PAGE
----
High-Value Detainee Interrogation Group

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High-Value Detainee Interrogation Group
High-Value Detainee Interrogation Group.png
Seal of the High-Value Detainee Interrogation Group
ActiveAugust 2009 – present[1]
(13 years)
CountryUnited States
AgencyFederal Bureau of Investigation
Central Intelligence Agency
Department of Defense
Part ofNational Security Branch (administrative)
Lawrence Buckley[2]

The High-Value Detainee Interrogation Group (HIG) is a U.S. three-agency intelligence-gathering entity that brings together intelligence professionals from the Federal Bureau of Investigation (FBI), the Central Intelligence Agency (CIA), and the United States Department of Defense (DoD).[3][4] It is administratively housed within the FBI's National Security Branch.[5]

The HIG was created by President Barack Obama in August 2009 with its charter written in April 2010.[6][7] It was established to question terrorism suspects soon after their arrests, to quickly obtain information about accomplices and terrorism threats.[7]

The group was to be responsible for interrogations overseas.[8] In January 2010, the Director of National Intelligence Dennis Blair said that the group would begin interrogating people in the U.S. as well.[8] The HIG claims to use authorized, lawful, non-coercive techniques and conducts research on the effectiveness of interrogation techniques and provides training for their interrogators, other U.S. Intelligence Community and law enforcement partners and allies abroad.[4]

The HIG is administered by the FBI.[3] The Director of the HIG is an FBI representative with two deputies, one from the DoD and the other from the CIA.[3] The HIG is subject to oversight by the National Security Council, the Department of Justice, and by Congress.[3][7]

The group's creation stopped a bureaucratic war between the CIA and the FBI over who had responsibility for interrogations.[6][9]

HIG questioned Faisal Shahzad, a Pakistani-American citizen responsible for the 2010 Times Square car bombing attempt,[7] Boston Marathon bombing suspect Dzhokhar Tsarnaev,[10] and Benghazi terror suspect Ahmed Abu Khattala.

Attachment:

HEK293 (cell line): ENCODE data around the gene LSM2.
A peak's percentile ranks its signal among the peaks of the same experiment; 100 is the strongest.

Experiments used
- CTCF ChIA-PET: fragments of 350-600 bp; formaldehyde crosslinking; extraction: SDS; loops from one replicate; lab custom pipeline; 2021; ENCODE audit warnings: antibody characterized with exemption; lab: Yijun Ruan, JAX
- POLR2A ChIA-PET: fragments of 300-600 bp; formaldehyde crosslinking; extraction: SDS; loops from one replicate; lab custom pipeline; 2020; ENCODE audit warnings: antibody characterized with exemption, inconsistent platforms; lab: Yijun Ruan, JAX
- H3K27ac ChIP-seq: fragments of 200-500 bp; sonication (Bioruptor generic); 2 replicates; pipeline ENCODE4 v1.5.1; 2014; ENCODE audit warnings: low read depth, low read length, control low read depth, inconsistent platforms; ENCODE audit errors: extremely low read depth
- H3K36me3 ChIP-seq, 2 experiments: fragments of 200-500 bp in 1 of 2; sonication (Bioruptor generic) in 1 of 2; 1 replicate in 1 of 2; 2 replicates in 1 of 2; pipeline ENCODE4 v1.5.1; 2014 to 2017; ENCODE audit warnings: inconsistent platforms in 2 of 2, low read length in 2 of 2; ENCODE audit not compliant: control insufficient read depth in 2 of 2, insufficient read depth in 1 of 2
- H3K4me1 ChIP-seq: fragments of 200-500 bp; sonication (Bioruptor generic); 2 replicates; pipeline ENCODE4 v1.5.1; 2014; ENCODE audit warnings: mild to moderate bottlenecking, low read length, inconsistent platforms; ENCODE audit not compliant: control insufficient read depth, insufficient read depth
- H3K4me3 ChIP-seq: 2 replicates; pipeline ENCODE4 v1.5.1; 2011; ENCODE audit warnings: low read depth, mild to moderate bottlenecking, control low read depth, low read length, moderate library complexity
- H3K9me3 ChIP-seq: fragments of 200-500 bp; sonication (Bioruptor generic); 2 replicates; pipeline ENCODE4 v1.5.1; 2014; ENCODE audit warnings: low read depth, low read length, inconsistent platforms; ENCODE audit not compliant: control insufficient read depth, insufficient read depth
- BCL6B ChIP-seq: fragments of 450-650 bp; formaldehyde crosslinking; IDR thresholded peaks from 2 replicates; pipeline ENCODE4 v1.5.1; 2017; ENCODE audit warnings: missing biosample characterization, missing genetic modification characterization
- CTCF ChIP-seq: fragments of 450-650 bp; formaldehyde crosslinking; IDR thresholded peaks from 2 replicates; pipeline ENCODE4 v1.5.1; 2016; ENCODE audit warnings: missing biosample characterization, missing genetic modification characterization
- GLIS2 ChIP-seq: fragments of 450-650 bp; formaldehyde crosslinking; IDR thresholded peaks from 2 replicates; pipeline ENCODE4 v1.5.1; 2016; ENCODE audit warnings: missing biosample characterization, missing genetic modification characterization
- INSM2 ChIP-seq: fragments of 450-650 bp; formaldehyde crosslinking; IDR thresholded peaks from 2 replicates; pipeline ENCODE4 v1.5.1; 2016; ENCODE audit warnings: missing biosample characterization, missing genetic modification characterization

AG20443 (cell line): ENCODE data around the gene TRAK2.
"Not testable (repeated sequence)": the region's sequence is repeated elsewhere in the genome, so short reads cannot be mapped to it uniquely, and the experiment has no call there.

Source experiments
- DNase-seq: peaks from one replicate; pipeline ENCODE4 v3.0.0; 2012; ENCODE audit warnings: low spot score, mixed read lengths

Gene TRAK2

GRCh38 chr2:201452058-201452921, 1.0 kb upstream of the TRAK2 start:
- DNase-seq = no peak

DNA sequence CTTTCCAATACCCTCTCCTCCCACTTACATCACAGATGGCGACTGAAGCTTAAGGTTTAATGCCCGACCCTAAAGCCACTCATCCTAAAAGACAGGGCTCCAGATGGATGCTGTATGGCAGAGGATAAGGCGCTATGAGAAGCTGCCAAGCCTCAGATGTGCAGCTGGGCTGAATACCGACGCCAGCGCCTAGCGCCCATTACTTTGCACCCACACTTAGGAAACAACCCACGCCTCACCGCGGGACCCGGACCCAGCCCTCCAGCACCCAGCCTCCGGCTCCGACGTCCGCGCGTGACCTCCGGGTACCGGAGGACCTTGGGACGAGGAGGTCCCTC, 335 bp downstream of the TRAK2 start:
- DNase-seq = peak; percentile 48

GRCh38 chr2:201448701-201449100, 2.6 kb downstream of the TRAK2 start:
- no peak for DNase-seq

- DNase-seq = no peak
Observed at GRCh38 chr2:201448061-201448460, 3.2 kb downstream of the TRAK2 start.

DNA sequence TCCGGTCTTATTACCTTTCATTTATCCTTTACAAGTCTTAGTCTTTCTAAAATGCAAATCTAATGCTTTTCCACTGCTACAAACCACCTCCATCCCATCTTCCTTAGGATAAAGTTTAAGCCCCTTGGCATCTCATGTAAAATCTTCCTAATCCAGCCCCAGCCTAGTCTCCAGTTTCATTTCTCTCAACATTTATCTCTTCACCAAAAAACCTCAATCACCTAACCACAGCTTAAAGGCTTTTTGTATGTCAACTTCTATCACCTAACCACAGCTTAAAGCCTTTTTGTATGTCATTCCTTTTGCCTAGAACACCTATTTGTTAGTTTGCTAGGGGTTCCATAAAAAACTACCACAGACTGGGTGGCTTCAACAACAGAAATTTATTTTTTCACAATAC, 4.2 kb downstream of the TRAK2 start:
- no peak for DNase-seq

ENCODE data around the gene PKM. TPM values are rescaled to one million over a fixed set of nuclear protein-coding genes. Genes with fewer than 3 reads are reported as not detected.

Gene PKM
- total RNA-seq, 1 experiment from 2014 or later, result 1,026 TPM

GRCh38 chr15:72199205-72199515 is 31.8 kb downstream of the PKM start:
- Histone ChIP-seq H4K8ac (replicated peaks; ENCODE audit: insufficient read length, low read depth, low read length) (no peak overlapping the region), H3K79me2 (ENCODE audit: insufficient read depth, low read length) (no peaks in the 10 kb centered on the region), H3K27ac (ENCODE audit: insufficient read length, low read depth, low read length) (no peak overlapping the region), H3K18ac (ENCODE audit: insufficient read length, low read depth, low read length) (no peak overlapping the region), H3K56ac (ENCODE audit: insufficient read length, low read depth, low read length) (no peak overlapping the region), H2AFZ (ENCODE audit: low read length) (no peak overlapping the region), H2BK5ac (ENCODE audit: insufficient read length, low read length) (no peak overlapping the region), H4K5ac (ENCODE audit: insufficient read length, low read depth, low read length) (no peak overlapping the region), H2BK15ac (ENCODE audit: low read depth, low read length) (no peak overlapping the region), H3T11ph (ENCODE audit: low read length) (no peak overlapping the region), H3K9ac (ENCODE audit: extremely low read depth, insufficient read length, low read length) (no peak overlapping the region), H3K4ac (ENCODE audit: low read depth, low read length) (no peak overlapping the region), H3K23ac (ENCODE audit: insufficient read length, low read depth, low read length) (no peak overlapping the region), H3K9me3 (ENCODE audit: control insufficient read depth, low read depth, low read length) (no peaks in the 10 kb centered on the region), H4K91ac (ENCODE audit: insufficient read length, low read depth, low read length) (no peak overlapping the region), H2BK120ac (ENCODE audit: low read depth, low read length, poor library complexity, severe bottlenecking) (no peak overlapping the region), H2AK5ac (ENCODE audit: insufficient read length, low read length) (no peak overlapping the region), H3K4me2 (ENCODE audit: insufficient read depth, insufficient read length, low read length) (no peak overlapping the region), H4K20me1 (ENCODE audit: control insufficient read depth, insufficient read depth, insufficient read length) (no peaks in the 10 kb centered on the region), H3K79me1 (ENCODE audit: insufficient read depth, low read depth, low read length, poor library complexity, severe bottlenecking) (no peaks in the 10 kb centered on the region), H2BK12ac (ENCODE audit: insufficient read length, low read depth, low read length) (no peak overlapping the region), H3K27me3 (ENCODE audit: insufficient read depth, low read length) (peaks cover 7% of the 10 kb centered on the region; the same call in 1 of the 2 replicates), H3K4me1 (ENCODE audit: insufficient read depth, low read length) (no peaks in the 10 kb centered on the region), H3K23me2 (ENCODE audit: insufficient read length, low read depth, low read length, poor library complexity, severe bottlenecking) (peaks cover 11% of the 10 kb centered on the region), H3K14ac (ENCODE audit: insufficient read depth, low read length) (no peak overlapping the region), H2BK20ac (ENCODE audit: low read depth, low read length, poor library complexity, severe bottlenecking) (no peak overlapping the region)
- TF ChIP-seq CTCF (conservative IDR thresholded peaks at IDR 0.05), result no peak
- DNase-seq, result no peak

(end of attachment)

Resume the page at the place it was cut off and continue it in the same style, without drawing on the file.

1. ^ "History and Evolution". Federal Bureau of Investigation. August 28, 2010. Retrieved August 16, 2022.
  2. ^ "Lawrence Buckley ('07) appointed Director of the High-Value Detainee Interrogation Group". The Institute of World Politics. February 19, 2021. Retrieved August 16, 2022.
  3. ^ a b c d "High-Value Detainee Interrogation Group". FBI. Retrieved December 8, 2019.
  4. ^ a b "Symposium Facilitates Exchange of Research on Lawful Interrogations: Event Sponsored by Government's High-Value Detainee Interrogation Group". FBI. October 27, 2015. Archived from the original on January 2, 2016.
  5. ^ "National Security Branch Brochure" (PDF). Federal Bureau of Investigation. Retrieved August 16, 2022.
  6. ^ a b Kornblut, Anne E. (August 24, 2009). "Obama Approves New Team to Question Key Terror Suspects". The Washington Post. Retrieved January 23, 2010.
  7. ^ a b c d Kimberly Dozier (June 3, 2010). "WH adviser: Interrogation team questions Shahzad". Associated Press. Retrieved May 21, 2010.
  8. ^ a b Hsu, Spencer S.; Agiesta, Jennifer (January 21, 2010). "Intelligence Chief says FBI was Too Hasty in Handling of Attempted Bombing". The Washington Post. Retrieved January 23, 2010.
  9. ^ Barnes, Ed (May 12, 2010). "Elite High Value Interrogation Unit Is Taking Its First Painful Steps". Fox News.
  10. ^ McKelvey, Tara (April 24, 2013). "Boston bombings: How to interrogate a suspected terrorist". BBC News. BBC. Retrieved April 24, 2013.